As the company moves forward with sweeping changes to the Facebook experience, news has become less of a priority.
A piece detailing Facebook’s latest cutback to funding news on the platform was posted to Axios an hour ago, but, uh, tell me this sentence couldn’t have been written at any time in the last 10 years:
Why it matters: As the company moves forward with sweeping changes to the Facebook experience, news has become less of a priority.
Just off the top of my head, this is something like the 5th time I can remember Facebook incentivizing certain news publisher behavior on the platform and then abruptly cutting it back. Luckily, the Tow Center maintains an exhaustive timeline of all the times the platform (and others) have had fun pulling the football out from publishers.
Needless to say, we shouldn’t exactly be surprised at this point, and any publishers relying on Facebook for significant amounts of revenue have, er, not learned anything from the last decade and probably don’t deserve to exist. But it’s funny to see the carousel turn once again — not just on defunding news, but on deprioritizing it on the platform, which the network has gone back and forth on so many times that I’m surprised all us industry watchers don’t have permanent cases of whiplash.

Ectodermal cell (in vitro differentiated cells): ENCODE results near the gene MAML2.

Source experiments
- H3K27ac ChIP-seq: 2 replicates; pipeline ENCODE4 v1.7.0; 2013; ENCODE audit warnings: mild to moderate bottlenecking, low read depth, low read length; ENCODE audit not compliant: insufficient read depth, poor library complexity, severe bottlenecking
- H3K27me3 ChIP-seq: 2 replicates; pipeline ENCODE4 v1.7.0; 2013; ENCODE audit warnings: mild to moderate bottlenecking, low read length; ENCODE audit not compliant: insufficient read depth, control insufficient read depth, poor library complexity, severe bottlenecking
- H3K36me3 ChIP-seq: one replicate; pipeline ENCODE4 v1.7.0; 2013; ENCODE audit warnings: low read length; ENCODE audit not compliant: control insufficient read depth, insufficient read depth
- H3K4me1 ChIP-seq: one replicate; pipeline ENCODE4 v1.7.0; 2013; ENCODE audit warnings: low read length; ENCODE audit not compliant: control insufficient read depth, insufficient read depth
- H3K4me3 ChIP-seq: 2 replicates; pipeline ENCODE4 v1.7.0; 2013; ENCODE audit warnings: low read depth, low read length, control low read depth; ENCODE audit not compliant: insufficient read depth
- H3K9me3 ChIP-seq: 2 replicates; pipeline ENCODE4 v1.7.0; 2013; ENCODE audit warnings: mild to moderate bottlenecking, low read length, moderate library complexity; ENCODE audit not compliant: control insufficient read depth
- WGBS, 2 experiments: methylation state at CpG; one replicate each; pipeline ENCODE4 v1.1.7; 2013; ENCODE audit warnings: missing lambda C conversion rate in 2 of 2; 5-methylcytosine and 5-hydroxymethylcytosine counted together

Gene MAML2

The real problem, of course, remains that Facebook’s core business is not compatible with promoting high-quality, but less engaging, information. But for once, that could be changing. As Axios mentions, the “sweeping changes” coming to the platform this time around aren’t due to the whims of executives or once-new features becoming less prominent, but to the business model’s decreasing effectiveness as the network contends with Apple’s aggressive privacy features and competes with the likes of TikTok (which some news publishers are cautiously embracing).
With any luck, this time the profit pressure combined with the latest move to drive news off the platform will further cement its reputation as a grist mill for junk and conspiracies and hasten its necessary demise as the world’s central information organ.